We both defend criminals. The difference is that I'll admit it to anyone, you won't even admit it to yourself.
- Mitch McDeere in The Firm, talking to a tax attorney
The Firm is a new television series on Fox, based on a popular John Grisham novel and movie you may remember: The Pelican Brief.
[Spoilers below. Normally I don't like to spoil books or movies, but this is the first episode of a TV series, so really you only learn what happens at the end of Chapter 1.]
Set 10 years after the events of the original The Firm, Mitch McDeere is living in DC with his wife and daughter, where he's out of witness protection (by his own insistence) and working in a solo general practice. True to life, McDeere's office is six months old, he has a total of eight clients, and half of them aren't paying him. But, at least he is a Leader of Society, so it's all cool.
All of the old players are back. Mitch is played by Josh Lucas, and if you don't have an HDTV, you'll want to get one just to stare at his incredibly blue eyes (they're literally the only color on screen for much of the show). Molly Parker plays his wife Abby, Callum Keith Rennie plays older brother Ray, the firm's PI, and Juliette Lewis plays Tammy Hemphill, the original PIs girlfriend, who's now shacking up with Ray.
...Say, I just realized that the original The Firm was the second time Tom Cruise played a character with an older, troubled-yet-gifted brother named Ray.
Anyways, the most important thing you need to know about the cast of characters running around Mitch's new office is that Juliette Lewis's skirts are as long as she is attractive, which is to say not much of either. On the one hand, it's disappointing that the "sexy" secretary makes you want to avert your eyes. But on the other hand, it's a pretty realistic scenario.
Rather than sending McDeere on another crazy adventure, which would have drawn the reaction of "just how unlucky is this one guy?" the new series continues the plot of the movie. ...Kinda.
After McDeere shuts down Bendini, Lambert, and Locke in the film, the government seizes the entire building, and through their investigation is able to bring down the Morolto mob bosses and get them put away for life. Joey Morolto Jr. has just come of age and is seeking revenge for his family's downfall.
And now here's where things get weird. In the movie, McDeere reaches an agreement with the Moroltos. They okay what he's going to do. If the mob wanted revenge on anyone, it would be the firm partners, who almost certain turned state's witness against the Moroltos.
We could just accept that Joey Jr. is a 25 year old, full of piss and vinegar, and lacking a better target for revenge, picks McDeere. It's not a strong premise, but it holds up. Unfortunately, in a flashback we learn that the Morolto brothers started the revenge effort against McDeere, so our mediocre premise is just flushed down the toilet.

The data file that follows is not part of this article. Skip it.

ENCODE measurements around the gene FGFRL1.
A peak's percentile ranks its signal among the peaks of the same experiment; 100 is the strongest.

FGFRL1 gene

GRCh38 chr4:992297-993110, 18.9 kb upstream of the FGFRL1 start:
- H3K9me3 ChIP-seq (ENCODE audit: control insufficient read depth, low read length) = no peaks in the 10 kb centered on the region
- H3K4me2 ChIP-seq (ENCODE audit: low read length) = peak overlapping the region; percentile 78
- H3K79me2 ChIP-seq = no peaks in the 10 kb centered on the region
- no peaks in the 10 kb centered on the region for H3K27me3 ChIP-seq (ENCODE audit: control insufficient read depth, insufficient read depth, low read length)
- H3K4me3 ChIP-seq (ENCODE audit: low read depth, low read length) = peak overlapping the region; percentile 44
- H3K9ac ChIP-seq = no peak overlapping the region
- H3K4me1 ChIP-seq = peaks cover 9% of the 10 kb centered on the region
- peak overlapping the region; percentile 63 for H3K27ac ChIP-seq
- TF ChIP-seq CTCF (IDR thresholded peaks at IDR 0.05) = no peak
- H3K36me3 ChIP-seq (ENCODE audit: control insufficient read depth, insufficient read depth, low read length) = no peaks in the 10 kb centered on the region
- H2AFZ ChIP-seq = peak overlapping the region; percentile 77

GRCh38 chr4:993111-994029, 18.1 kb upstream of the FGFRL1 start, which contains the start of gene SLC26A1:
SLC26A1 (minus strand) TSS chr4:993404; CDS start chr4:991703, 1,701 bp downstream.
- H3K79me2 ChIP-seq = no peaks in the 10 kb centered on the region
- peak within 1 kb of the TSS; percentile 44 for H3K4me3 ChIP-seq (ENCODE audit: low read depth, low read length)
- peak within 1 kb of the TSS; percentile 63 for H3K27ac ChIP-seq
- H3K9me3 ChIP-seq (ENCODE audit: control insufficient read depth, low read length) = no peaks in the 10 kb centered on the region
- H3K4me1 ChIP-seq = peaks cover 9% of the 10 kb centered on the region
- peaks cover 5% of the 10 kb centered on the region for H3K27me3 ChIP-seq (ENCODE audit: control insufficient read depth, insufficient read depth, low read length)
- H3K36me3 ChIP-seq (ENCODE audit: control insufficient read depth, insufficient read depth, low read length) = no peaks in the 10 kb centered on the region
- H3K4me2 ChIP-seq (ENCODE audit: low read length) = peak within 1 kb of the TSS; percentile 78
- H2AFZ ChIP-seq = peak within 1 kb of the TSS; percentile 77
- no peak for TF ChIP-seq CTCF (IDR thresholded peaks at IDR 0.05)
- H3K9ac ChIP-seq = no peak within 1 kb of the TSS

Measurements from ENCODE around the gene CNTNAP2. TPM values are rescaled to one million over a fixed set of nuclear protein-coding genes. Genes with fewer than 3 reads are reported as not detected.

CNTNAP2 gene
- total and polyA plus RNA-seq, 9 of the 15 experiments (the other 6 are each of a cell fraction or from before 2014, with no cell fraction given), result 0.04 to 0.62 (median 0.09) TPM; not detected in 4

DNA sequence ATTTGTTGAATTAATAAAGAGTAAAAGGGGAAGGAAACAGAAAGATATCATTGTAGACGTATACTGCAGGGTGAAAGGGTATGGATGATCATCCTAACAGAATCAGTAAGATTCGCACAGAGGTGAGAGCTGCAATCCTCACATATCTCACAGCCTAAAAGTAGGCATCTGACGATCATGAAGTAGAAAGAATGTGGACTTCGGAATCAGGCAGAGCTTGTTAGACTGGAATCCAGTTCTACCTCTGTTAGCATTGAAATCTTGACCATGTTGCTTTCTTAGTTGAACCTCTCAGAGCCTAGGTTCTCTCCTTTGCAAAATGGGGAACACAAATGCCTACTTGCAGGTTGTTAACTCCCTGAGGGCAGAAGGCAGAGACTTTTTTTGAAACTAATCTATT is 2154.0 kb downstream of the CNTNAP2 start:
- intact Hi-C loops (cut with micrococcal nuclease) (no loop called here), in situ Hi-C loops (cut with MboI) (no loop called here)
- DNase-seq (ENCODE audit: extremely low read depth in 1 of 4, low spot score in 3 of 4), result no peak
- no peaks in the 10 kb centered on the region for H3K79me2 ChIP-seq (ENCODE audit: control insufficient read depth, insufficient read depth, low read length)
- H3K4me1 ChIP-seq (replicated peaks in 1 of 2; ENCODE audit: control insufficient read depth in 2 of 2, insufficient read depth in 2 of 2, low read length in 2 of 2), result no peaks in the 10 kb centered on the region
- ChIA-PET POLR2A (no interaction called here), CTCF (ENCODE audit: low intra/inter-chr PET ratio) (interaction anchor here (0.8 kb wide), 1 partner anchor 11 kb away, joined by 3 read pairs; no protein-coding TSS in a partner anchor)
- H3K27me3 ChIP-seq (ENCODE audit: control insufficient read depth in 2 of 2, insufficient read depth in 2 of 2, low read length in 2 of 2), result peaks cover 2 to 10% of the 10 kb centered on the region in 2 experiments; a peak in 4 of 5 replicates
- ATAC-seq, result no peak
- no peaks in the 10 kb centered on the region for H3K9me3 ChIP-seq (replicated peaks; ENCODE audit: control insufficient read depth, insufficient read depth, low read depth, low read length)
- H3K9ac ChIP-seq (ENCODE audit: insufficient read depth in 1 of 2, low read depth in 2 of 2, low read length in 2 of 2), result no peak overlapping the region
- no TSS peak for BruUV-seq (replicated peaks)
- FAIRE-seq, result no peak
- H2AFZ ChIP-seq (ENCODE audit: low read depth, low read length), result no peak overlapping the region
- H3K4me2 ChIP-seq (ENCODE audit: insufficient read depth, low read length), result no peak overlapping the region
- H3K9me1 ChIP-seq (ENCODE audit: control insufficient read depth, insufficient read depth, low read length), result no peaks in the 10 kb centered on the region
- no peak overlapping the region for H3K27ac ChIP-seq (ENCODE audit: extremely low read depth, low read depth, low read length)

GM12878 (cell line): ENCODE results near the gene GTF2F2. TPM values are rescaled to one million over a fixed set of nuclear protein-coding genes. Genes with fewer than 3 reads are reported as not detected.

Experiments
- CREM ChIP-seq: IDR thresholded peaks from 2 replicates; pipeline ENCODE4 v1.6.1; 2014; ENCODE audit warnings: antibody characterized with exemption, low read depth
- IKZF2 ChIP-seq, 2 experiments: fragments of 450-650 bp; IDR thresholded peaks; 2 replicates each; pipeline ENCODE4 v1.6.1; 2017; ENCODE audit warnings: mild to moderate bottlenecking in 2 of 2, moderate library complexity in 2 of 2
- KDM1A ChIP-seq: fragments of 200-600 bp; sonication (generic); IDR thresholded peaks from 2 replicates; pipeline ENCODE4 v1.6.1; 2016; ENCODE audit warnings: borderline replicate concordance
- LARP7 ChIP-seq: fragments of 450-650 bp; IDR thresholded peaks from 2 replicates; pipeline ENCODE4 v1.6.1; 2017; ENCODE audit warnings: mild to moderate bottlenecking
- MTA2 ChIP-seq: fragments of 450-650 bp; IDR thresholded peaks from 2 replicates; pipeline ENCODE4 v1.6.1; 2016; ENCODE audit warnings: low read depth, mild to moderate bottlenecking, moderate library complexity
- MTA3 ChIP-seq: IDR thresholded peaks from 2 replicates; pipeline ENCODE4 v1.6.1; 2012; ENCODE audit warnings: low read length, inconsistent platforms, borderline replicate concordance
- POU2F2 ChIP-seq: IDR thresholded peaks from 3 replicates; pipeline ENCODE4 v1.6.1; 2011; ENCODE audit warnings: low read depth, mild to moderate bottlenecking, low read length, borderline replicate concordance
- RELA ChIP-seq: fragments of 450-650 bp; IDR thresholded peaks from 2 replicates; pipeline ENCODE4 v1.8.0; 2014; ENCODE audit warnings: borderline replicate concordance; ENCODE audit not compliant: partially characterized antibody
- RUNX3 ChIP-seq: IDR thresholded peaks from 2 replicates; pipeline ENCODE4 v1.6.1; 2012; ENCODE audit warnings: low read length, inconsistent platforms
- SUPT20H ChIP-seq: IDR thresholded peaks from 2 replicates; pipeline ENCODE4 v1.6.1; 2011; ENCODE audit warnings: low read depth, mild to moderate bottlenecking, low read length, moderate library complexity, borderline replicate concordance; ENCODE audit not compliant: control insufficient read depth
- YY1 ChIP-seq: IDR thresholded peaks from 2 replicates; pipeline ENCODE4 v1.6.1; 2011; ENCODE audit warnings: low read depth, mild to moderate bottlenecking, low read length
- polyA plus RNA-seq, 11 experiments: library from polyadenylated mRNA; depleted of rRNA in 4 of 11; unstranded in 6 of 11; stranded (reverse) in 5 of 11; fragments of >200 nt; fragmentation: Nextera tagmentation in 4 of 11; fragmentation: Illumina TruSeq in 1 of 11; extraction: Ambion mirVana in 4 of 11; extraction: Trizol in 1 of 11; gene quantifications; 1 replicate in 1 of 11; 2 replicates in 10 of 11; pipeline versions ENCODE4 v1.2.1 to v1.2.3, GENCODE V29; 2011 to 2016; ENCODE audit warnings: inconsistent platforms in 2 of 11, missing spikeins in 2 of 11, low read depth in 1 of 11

But hey, it's still better than McDeere randomly getting mixed up in another crooked law firm, right? I mean that would have been silly.
...Except that it happens.
In the first episode, we're introduced to a lawyer friend who McDeere met playing in some lawyer basketball league. The friend is at a 60 lawyer white shoe practice, and they want to create a white collar crime practice, bringing on McDeere as the partner to run it.
While watching the show, I was taking notes for things to say in this review. I had planned to say that I suspected the friend had an ulterior motive and would betray McDeere, but the episode went ahead and revealed that. The motivation isn't yet clear, but we know that he's a bad guy.
Other than the problems with the whole premise of the show, it's actually pretty decent. The writing is good, it takes a pretty realistic approach to law, and the actors for the post part are pretty solid.
The one weak link is Tricia Helfer, the boss lady in charge of the firm that wants to recruit McDeere. You'd think Battlestar Galactica's Cylon siren would be a bright spot in the show, but her years as a lawyer have not aged her well. Still attractive, though in way that mostly reminds you that she used to be way hotter. Worse is her acting. In Battlestar she was a cold, calculating, killer robot. Helfer is a former model, not a trained actress, and her overacting actually fit with the character. She's basically playing the same character in The Firm, swapping out the red dress for more mundane businesswear, but this time it doesn't work. She's too overtly evil for a cunning lawyer.
There's not really a whole lot else to say, since this is just the first episode. The next episode will be out Thursday, January 12, and will have a regular Thursday evening slot on NBC.
One last thing though. There's a scene where Mitch and Abby are talking at home after their daughter's birthday party, and Abby starts the scene with a glass of red wine in hand, but at the end of the conversation, which isn't that long, she's holding a glass of white wine. This could just be a mistake, but I prefer to think that her years of being in witness protection, running from city to city, and now dealing with her husband's struggling law practice have driven her to an exceptional stage of alcoholism.
Anyways, the show is worth checking out. Definitely not as dumb as the other law crap that keeps getting made every year.